12. (Not written by me) Does your company nurture neurodiverse talent? By Chi Chi Izundu 17 January 2020 How do you make your workplace more welcoming to neurodiverse employees, and ensure their talent is nurtured? David Joseph takes off his shoes, crosses his legs and tucks himself into an armchair. For the CEO of one of the biggest record labels in the UK - Universal Music UK - he's unassuming. Our interview is supposed to last 10 minutes, but nearly an hour later (and several reminders by his assistant that he has other meetings), David is still talking, with pride, about diversity. Because he wants change. He wants to talk about diversity, especially a hidden diversity that never really gets a look in on any conversation about difference - neurodivergence. "A defining moment was that I got a text from this artist about three days after I saw them," he says. "This artist has unquestionably changed culture, but the words [in the text] were in the wrong order. I always speak to this person, seen them a lot, worked with them for a long time, but this was the first time I've ever had a text from them. And then I realised why." Neurodivergence - also known as neurodiversity - is a term many people may not be familiar with. It refers to the community of people who have dyslexia, dyspraxia, ADHD, are on the autism spectrum, or have other neurological functions. According to the conciliation service ACAS, "these are 'spectrum' conditions, with a wide range of characteristics, but which nevertheless share some common features in terms of how people learn and process information". "Our artists, not all of them, certain ones, definitely think differently," says David. He's not just talking about Florence Welch or Billie Eilish - whose neurodiversity is well documented - he's talking about any employee at the label who is part of the creative process. An estimated one in seven people are neurodivergent in the UK but this isn't something that is routinely acknowledged in the workplace. "I need to reinforce that this is interwoven with all the other issues around diversity. It's not like we're picking this one over and above all the others," says David. This isn't about being nice and just giving people jobs. "There is an unconscious bias towards hiring people you think you'll get on with, share similar views, and dare I say it, might not be rebellious or cause dissent. I am a big fan of respectful outliers," says David. "I've been allowed to grow through this company and fundamentally be myself." After carrying out a fair amount of research, David and his HR team have produced a guidebook that more than 100 companies have expressed an interest in. It's cream coloured, to make it easier to read for people with dyslexia (the advice is to use dark coloured text on a light - not white - background, and sufficient contrast levels between background and text). It's full of simple graphics and isn't too wordy. The message is to stop focusing on things that neurodivergent people can't do and start celebrating what they are exceptional at. It's something that insurance company Direct Line, which actively recruits neurodivergent individuals, has been working on for some time. "There are so many different strengths that we hold, and I think it's easy to focus on the negatives but you get so much more when you focus on the positives," says Yvonne Akinwande. The 31-year-old marketing consultant says her employer recognises the need to ensure the working environment is suited to neurodiverse employees. She says that because of her dyslexia, she mixes up certain letters and doesn't easily recognise errors, such as spelling, punctuation and grammar. But the company has given her specific software to help with recording and writing up meeting notes. And even simple things, from the colour of her notepads to situating her desk in a quieter part of the office, has helped create a comfortable environment. More importantly, she feels that the more creative marketing role that she now holds suits her skill set more than the one she held previously. "In my previous role we would be audited monthly on our work. One of the things that would continuously come out was my grammar and spelling mistakes. We would need to send out formal correspondence to customers, and if they included car registrations, for instance, I would mix up letters. "All these things would mean I was marked down. It made me feel negative in terms of my capabilities, which is not normal for me because I am very confident and very positive about what I can bring to the table. "I needed a role that highlighted and praised the skills that I do have that can be beneficial to the company." Yvonne is co-lead of a neurodiversity strand that has been created within the business. Change your processes Intelligence agency GCHQ is proud of what it has described as its "mix of minds". "Without neurodiversity, we wouldn't be GCHQ," it says in a statement. It is another employer that actively recruits neurodivergent people, and has been doing so for more than 20 years. It is the ability to focus and find links and patterns, among other things, that is attractive about people in this community. The spy agency, which works alongside MI5, MI6 and law enforcement, will soon open a site in Manchester that has been designed with special adjustments to support neurodiverse staff. It already makes things like noise-cancelling headphones and voice-to-text and text-to-voice software available. "Some of our most talented and creative people have a neurodiverse profile - from autism spectrum condition to dyslexia, and from dyscalculia and dyspraxia. Our apprentices are three to four times more likely to have dyslexia than the national average," the statement says. GCHQ examples of workplace adjustments can include: Mind mapping software Noise cancelling headphones Voice to text/Text to voice software On-screen reading rulers GCHQ examples of typical adjustments at interview: Taking notes and mind maps into interview Having extra time to compensate for slower processing speed Not being asked multiple questions at the same time Using a whiteboard or flipchart to "car park" questions to return to later Recruitment agency Exceptional Individuals is made up of a team of neurodivergent individuals who understand the challenges that even a job interview can pose for people like themselves. They help with CVs, filling out applications, interview prep, and maintain a relationship with that person to make sure they have longevity in their job. They also work with businesses to help them make their workplace more inclusive, and educate and inform staff on working in a neurodiverse workplace. "Employers are using processes that are quite dated, which is screening talent out," founder Matt Boyd says. So, he says, if you are bad at spelling and get something wrong on an application form, you're not going to be considered for the job. "People with autism, for example, because of how they can communicate in an interview and how that's perceived, are often not considered for the role or taken onto the next round. "There are lots of challenges that people with ADHD, dyslexia, dyspraxia and autism come up against just because employers don't understand and don't have processes in place." And that process could be something as simple as how a job ad is worded. For Direct Line's Yvonne, key to getting her dream job was that the advert didn't specify something like: "Must be exceptional at written communication". "I am not exceptional at written communication," she says. "But it did ask for someone who's creative in their mind-set and likes to engage and work with other people. Skills that I possess." The Office For National Statistics doesn't break down unemployment by neurodiversity, so there are no specific statistics on unemployment among neurodivergent people. But according to the National Autistic Society, only an estimated 16% of autistic people are in full-time employment. Inexpensive reasonable adjustments Neurodiversity is protected under the Equality Act 2010, and according to the Department of Work and Pensions, an employer should make "reasonable changes" if someone discloses their neurodiversity. Making those changes doesn't have to be costly. The government's Access to Work Scheme allows employers to access money for any "extra disability related costs of working that are beyond standard reasonable adjustments people have when starting work or maintaining employment". But for David, back at Universal, as we chat, he smiles at the strides his company has made in this area. "Part of our job is to meet a lot of people. And we sometimes sit with them and notice that that was like the same person 12 times. They dressed the same, they talked the same. "And it makes me feel really proud of what we've got here. We really have created, without meaning to a 'come as you are and lets try and make you be the best version of yourself possible' policy. We're creatively curious." As singer Florence Welch wrote in the Universal Music UK guidebook: "It would be wonderful if people could walk into jobs and be honest about how they move through the world." Source: BBC News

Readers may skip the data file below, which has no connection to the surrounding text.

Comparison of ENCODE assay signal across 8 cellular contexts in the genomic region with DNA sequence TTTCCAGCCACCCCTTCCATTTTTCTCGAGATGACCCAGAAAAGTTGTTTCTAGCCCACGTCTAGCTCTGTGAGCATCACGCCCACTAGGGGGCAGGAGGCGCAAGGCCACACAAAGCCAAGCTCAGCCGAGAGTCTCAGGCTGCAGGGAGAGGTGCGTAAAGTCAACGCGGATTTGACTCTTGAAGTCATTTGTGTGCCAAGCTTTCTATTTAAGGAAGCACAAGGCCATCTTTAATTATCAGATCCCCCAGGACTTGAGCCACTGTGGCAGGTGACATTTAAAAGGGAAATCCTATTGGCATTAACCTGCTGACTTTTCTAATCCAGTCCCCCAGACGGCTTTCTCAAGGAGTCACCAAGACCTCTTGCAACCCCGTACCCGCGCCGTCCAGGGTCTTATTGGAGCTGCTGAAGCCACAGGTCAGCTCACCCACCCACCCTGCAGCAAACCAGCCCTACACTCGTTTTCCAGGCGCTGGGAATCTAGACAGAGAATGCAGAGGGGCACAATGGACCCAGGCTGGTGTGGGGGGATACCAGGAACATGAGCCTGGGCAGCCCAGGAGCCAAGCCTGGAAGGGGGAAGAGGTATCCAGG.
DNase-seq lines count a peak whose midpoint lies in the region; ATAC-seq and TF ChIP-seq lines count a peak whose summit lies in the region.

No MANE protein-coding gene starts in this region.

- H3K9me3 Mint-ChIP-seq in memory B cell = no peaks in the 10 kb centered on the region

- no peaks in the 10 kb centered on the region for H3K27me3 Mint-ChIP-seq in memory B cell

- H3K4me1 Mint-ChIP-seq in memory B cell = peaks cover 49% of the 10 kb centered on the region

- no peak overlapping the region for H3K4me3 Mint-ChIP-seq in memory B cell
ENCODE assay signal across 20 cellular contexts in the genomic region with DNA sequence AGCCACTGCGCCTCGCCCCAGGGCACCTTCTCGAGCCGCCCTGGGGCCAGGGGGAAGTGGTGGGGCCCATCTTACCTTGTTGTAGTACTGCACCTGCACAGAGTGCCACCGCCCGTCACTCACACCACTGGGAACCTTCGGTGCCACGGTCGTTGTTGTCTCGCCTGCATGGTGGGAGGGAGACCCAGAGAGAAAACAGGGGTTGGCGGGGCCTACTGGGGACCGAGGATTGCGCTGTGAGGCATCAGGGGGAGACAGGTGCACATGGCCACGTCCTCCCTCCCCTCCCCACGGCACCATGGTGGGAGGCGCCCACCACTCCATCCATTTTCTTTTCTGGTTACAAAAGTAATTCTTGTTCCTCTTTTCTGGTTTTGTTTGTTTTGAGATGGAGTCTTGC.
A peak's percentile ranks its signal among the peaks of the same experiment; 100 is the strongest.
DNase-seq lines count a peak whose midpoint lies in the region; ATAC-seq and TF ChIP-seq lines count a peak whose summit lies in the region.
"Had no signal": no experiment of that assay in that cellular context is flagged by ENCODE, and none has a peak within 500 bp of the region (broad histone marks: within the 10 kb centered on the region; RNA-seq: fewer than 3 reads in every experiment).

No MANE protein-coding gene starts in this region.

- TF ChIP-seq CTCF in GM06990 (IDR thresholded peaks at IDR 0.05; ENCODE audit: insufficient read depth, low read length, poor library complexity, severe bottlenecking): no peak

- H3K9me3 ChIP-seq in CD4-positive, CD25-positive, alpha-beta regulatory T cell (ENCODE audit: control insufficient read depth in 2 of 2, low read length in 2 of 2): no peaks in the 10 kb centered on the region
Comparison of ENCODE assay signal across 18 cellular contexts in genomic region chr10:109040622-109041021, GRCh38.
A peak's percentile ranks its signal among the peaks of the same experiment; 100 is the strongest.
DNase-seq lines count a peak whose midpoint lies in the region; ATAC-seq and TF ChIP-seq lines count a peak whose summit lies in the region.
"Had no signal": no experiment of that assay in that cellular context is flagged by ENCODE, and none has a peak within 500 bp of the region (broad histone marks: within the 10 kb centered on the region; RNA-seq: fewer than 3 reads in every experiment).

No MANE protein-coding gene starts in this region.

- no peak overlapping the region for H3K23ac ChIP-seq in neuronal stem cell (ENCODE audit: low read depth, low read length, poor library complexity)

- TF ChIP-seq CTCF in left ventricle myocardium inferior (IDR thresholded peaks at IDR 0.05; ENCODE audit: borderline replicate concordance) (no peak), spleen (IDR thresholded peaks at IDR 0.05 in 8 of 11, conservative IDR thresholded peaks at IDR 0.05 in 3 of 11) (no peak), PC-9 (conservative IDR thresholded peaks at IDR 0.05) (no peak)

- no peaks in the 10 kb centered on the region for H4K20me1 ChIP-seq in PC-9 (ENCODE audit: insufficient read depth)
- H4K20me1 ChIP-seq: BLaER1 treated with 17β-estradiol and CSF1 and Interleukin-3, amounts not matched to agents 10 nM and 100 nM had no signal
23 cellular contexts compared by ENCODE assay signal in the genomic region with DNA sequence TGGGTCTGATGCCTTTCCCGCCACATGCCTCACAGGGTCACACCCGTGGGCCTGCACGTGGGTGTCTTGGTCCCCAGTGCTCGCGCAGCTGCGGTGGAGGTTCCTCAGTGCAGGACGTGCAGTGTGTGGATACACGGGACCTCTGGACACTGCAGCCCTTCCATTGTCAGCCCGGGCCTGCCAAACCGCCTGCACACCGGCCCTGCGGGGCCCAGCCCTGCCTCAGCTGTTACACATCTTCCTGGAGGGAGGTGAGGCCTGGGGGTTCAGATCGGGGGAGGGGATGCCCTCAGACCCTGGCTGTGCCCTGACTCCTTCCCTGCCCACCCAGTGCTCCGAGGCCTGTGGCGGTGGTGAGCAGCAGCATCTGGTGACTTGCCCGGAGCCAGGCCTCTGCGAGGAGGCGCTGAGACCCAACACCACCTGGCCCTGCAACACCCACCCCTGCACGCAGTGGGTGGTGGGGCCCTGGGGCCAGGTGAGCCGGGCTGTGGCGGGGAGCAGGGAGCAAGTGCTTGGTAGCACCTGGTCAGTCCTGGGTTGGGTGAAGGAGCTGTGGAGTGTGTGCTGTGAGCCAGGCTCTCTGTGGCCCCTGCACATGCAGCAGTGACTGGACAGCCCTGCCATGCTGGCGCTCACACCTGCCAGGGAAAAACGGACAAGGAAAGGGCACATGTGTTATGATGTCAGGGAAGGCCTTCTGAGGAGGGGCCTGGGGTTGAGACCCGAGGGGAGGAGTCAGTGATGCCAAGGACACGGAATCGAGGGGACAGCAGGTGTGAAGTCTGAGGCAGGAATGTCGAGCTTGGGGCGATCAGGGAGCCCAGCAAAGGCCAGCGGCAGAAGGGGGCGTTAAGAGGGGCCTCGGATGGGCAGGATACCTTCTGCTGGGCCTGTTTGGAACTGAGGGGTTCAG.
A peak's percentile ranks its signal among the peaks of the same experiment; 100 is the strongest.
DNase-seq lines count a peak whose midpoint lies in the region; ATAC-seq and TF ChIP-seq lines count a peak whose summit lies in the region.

13. (Not written by me)Why you should hire an autistic person right nowAutistic people have been overlooked too often because employers can't see past social skills. That is a big mistakeBy Simon Baron-CohenFriday 3 January 2020In 2020, there will be a sea change in how autistic people are treated in professional settings. As companies are increasingly celebrate diversity in the workplace – diversity of gender, ethnicity and ability – this will extend to neurodiversity: different kinds of brains and minds.Autistic people’s disabilities are widely known, but one of their best-established strengths is their attention to detail. Anecdotally, there are autistic children who can complete 1,000-piece jigsaw puzzles with the picture-side face down, just through focusing on the shapes. This suggests a talent, sometimes called a savant skill, in both perception of and memory for detail.Group studies conducted by psychologists have confirmed these anecdotes. In the Embedded Figures Test, in which subjects have to find a target shape within a larger design, autistic people, both children and adults, perform faster and more accurately than non-autistic (“neurotypical”) people. In visual-search tests, where subjects have to find a target stimulus in a large display of close imposters (such as finding a letter T among a sea of letter Is), autistic people are also faster and more accurate than neurotypical people.This remarkable attention to detail is basically excellent pattern recognition and it appears to stem from systemising, an evolved function in the human brain that helps us understand how things work by analysing a system in terms of its underlying rules. Like any skill, systemising occurs on a bell curve in the population, with some people being faster at spotting patterns than others. Autistic people are often strong systemisers. Indeed their attention is often described as “obsessive” as they check and recheck the patterns of a system.This important skill has a number of benefits in the workplace. Autistic peoples’ excellent attention to detail means they may make fewer mistakes, and their narrow focus may mean that they are not satisfied until a task is completed. The high levels of honesty and loyalty that are closely associated with autism are obviously desirable qualities, too.Yet, despite these strengths, autistic people experience high levels of unemployment, primarily because many jobs require strong social and communication skills to get through the interview stage. In 2020 we will see companies encouraging autistic applicants to apply to work for them and recruitment processes being modified to meet their needs. There are several reasons why this will be a welcome development. Firstly, it extends the basic human right to work and employment. Secondly, employment is closely correlated with good mental health, and autistic people often suffer from poor mental health, most likely because of forms of social exclusion.Finally, teams in the workplace that are diverse are often more productive and more innovative. With the right support and reasonable adjustments, autistic people make wonderful employees. In 2020, their remarkable strengths in pattern recognition will be harnessed for their benefit and the benefit of all in society.Simon Baron-Cohen is professor of developmental psychopathology and director of the Autism Research Centre at Cambridge UniversitySource: Wired